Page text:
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Supreme Court upholds abrogation of J&K’s special status; directs Assembly elections by September 2024

News Agencies

New Delhi, Dec 11: Supreme Court has upheld the abrogation of Special Status of Jammu and Kashmir, saying the Article 370 was meant for the constitutional integration of Jammu and Kashmir with the Union and it was not for disintegration, and the President can declare that Article 370 ceases to exist.

Supreme Court also said there are no maladies in exercise of power under Article 370(3) by President to issue August 2019 order. Thus, we hold the exercise of Presidential power to be valid, says Supreme Court.

SC also issued directions to hold elections to the J&K State Assembly and says that the restoration of the statehood be expedited.

CJI also said that the power of the President under Article 370(3) to issue a notification that Article 370 ceases to exist subsists even after the dissolution of the J&K Constituent Assembly.

Delivering the landmark judgement, the 5-judge bench headed by Chief Justice DY Chandrachud, held that exercise of presidential power to issue constitutional order abrogating Article 370 of Constitution is valid.
The Court observed that when Constituent Assembly of J&K ceased to exist, special condition for which Article 370 was introduced ceased to exist. The top also directed that restoration of statehood in Union Territory of J&K shall be done at the earliest and steps be taken by the Election Commission of India to conduct elections to J&K Assembly by Sep 30, 2024. The Supreme Court said that it cannot sit in appeal over the decision of the President of India on whether the special circumstances under Article 370 exist.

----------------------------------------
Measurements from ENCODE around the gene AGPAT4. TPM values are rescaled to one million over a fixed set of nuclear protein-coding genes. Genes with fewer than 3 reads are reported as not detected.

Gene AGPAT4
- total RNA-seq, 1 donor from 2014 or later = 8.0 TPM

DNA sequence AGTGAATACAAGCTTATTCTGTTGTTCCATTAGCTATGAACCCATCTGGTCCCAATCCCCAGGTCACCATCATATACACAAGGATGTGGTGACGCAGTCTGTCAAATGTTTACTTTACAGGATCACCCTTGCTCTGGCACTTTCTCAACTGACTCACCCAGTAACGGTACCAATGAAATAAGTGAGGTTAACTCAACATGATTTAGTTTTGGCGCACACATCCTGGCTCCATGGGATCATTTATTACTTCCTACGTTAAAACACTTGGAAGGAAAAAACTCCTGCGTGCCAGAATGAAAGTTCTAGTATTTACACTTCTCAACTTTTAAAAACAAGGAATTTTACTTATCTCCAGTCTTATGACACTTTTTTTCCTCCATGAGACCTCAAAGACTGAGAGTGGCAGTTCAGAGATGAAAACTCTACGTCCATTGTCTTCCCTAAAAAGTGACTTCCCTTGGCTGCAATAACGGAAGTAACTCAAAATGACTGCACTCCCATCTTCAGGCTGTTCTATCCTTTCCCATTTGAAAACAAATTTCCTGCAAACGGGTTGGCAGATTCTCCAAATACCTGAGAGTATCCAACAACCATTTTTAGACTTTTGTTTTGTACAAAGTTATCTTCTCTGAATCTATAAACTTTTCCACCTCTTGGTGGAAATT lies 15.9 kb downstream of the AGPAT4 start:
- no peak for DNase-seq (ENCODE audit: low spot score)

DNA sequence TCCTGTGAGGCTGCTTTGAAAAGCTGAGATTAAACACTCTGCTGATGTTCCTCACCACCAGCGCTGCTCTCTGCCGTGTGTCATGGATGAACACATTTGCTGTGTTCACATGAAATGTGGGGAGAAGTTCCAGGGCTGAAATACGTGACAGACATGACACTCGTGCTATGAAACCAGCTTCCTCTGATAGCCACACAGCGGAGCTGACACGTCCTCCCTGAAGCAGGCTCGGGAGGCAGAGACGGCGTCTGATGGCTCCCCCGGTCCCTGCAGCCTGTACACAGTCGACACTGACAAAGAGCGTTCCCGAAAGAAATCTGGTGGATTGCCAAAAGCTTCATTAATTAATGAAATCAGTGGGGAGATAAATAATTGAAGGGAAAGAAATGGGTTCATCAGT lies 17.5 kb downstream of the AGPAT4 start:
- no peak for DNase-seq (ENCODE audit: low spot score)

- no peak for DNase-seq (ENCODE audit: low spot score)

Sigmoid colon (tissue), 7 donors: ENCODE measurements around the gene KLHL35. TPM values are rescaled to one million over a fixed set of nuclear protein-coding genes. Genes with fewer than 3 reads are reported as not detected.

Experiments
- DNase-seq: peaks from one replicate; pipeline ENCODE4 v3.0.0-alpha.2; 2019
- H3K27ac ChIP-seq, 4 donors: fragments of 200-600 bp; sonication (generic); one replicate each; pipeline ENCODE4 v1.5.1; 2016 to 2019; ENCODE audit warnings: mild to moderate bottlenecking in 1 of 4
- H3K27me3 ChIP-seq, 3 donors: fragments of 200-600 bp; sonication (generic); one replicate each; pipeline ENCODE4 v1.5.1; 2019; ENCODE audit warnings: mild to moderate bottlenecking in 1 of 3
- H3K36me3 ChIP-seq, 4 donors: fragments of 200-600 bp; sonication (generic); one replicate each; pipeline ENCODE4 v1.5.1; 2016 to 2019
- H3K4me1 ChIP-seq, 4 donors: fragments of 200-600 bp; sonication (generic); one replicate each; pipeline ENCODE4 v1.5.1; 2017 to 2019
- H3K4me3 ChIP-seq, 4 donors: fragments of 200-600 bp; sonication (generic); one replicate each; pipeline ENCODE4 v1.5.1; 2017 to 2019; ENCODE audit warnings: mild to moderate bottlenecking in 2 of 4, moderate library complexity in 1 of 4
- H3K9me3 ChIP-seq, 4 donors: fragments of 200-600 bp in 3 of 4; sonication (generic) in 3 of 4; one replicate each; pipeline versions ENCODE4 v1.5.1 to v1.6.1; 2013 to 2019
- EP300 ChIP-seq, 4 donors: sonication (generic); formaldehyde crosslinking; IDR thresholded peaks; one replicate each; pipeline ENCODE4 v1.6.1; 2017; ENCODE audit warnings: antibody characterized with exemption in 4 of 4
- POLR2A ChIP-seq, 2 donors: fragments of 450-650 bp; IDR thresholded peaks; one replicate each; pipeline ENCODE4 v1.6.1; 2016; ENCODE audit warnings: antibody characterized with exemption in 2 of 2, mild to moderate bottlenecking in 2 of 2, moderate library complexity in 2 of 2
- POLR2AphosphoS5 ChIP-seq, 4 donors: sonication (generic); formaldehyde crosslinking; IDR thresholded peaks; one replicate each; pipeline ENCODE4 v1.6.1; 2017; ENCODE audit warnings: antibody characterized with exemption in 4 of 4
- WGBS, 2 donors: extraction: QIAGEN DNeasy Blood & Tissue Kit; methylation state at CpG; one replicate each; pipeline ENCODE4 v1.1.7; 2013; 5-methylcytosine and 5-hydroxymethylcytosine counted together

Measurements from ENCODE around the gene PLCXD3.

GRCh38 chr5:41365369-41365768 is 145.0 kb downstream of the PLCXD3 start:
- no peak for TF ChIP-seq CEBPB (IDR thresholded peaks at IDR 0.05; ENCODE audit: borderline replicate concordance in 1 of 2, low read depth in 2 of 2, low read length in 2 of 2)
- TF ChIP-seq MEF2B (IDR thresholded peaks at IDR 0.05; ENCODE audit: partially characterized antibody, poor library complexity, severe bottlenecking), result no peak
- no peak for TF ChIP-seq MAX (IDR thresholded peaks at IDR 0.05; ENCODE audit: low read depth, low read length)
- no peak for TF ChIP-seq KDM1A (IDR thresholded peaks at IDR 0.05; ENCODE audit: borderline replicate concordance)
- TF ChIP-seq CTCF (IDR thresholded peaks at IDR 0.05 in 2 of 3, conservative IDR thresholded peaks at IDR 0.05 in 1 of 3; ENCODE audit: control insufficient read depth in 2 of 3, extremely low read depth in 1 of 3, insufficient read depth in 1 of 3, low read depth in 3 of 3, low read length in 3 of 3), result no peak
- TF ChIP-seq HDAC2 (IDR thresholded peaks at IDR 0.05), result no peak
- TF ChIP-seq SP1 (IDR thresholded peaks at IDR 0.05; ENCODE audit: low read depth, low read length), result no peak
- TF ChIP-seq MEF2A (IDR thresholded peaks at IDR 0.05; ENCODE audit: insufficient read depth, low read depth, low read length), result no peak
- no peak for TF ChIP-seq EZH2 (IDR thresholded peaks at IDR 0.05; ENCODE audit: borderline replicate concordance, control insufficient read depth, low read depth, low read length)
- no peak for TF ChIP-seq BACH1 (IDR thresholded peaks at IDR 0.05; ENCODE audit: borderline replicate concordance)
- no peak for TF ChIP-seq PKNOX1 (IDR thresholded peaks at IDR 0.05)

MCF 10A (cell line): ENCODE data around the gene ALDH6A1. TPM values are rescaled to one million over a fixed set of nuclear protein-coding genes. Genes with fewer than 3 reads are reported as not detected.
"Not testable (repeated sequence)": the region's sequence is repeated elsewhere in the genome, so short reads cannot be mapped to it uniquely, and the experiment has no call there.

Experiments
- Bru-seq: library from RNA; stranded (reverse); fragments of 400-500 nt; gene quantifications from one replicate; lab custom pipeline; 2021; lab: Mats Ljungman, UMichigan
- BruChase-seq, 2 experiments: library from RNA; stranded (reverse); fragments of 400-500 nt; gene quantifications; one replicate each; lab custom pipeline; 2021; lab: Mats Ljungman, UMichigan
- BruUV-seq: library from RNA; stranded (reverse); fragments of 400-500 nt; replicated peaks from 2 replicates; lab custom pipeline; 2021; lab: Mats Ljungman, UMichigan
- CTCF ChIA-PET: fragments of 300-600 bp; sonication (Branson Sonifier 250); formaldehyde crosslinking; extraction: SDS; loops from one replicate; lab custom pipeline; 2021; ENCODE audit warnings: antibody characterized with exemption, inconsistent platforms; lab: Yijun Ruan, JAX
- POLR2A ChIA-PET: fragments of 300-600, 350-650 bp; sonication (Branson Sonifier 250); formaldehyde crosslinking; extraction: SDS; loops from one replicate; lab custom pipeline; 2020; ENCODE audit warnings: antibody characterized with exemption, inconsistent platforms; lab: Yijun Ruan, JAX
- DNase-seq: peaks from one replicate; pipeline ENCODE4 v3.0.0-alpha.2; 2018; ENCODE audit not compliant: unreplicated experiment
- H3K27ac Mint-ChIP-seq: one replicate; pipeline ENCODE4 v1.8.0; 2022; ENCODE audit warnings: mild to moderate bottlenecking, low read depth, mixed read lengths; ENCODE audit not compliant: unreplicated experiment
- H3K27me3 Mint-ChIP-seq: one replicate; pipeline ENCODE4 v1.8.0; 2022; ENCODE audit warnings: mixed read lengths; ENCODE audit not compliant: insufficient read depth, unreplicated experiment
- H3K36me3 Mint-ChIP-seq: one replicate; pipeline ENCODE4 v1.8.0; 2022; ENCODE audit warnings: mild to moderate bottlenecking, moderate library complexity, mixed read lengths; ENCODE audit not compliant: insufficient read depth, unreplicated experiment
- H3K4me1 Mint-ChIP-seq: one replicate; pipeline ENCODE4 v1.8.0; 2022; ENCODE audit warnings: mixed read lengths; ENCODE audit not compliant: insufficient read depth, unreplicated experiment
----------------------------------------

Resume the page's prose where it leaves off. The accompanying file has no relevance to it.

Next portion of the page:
History shows the gradual process of constitutional integration was not going on. It was not as if after 70 years, the Constitution of India was applied in one go. It was a culmination of the integration process. “We have held that all provisions of the Constitution of India can be applied to Jammu and Kashmir using Article 370(1)(d) in one go. We do not find the use of Presidential power to issue CO 273 was mala fide. Thus we hold the exercise of Presidential power to be valid,” Chief Justice said.
The Court held that Article 370 is a temporary provision and was an interim arrangement due to war conditions in the state. “The state of Jammu and Kashmir does not have internal sovereignty different from other states. Whether Jammu and Kashmir retained an element of sovereignty or internal sovereignty when it joined the Union of India, we have held no.” The top court there is a clear absence in the Constitution of Jammu and Kashmir to the reference of sovereignty and that the State became an integral part of India is evident from Articles 1 and 370 of the Constitution of India.
The Supreme Court refused to rule on the validity of the Presidential rule imposed in Jammu and Kashmir in December 2018 since it was not specifically challenged by the petitioners. “When a proclamation under Article 356 comes into force, countless decisions are taken by the Centre. Not every action can be challenged,” the court said.
(With KNO inputs)

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